Clive Campbell, known as D.J. Kool Herc, at 1520 Sedgwick Avenue in the west Bronx. (yler Hicks/The New York Times)


The Sedgwick building is part of the state’s Mitchell-Lama program, in which private landlords who receive tax breaks and subsidized mortgages agree to limit their return on equity and rent to people who meet modest income limits. The contracts allow owners to leave the program and prepay their mortgage loan after 20 years. Rent regulations can protect tenants from increases, but not always.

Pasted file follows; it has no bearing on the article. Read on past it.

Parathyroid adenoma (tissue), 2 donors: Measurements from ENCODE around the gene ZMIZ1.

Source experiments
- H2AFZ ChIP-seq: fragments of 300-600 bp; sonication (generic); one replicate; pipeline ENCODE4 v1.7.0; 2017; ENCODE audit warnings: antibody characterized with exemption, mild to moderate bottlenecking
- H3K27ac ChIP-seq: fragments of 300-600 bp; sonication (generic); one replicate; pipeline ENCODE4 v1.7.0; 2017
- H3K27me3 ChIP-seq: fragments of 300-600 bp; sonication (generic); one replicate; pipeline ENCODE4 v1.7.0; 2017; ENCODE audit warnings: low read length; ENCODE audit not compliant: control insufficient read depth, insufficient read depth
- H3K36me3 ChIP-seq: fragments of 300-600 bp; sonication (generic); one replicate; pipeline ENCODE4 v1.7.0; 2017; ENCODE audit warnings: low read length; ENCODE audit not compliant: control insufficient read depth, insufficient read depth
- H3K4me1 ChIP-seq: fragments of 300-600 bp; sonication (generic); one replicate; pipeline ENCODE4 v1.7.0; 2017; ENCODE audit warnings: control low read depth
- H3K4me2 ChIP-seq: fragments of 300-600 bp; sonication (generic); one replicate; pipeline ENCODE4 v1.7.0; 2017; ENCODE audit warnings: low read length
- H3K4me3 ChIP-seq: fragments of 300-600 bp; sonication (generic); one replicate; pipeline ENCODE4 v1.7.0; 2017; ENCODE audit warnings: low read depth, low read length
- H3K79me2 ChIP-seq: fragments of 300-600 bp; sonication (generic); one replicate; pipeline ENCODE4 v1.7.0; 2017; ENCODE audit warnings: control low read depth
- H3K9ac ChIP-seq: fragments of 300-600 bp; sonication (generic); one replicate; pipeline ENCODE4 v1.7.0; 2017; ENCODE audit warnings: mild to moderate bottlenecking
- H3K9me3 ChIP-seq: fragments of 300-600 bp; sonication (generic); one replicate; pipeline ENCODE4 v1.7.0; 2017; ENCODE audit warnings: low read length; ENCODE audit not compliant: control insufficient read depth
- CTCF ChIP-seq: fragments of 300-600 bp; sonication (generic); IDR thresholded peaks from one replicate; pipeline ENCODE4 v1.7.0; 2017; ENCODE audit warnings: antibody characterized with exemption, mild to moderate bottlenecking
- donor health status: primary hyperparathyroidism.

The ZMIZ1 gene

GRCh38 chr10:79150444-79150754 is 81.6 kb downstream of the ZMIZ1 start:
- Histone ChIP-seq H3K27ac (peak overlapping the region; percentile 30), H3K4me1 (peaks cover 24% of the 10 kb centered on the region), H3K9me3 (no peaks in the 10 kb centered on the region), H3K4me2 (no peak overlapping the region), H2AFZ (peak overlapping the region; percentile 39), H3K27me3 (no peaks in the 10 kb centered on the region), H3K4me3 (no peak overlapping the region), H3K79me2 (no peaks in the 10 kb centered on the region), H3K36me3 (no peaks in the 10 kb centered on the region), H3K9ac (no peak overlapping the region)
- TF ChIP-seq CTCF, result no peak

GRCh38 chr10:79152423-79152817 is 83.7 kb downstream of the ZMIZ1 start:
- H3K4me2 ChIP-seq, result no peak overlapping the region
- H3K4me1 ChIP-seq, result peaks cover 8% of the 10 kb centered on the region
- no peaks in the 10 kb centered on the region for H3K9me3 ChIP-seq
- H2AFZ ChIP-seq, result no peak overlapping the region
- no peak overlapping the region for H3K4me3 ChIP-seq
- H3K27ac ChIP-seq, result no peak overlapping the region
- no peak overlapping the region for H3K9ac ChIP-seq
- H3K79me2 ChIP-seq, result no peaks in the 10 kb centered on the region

“That place means everything,” he said. “You can look at it objectively and say it could have happened somewhere else. Maybe. But this is where it did happen.”

To him it is already a landmark.

“As far as government and what they consider important, who knows?” he said. “But for something that saturated the world culture, that went from one building to the world, I would want to hold on to the historical significance of that building.”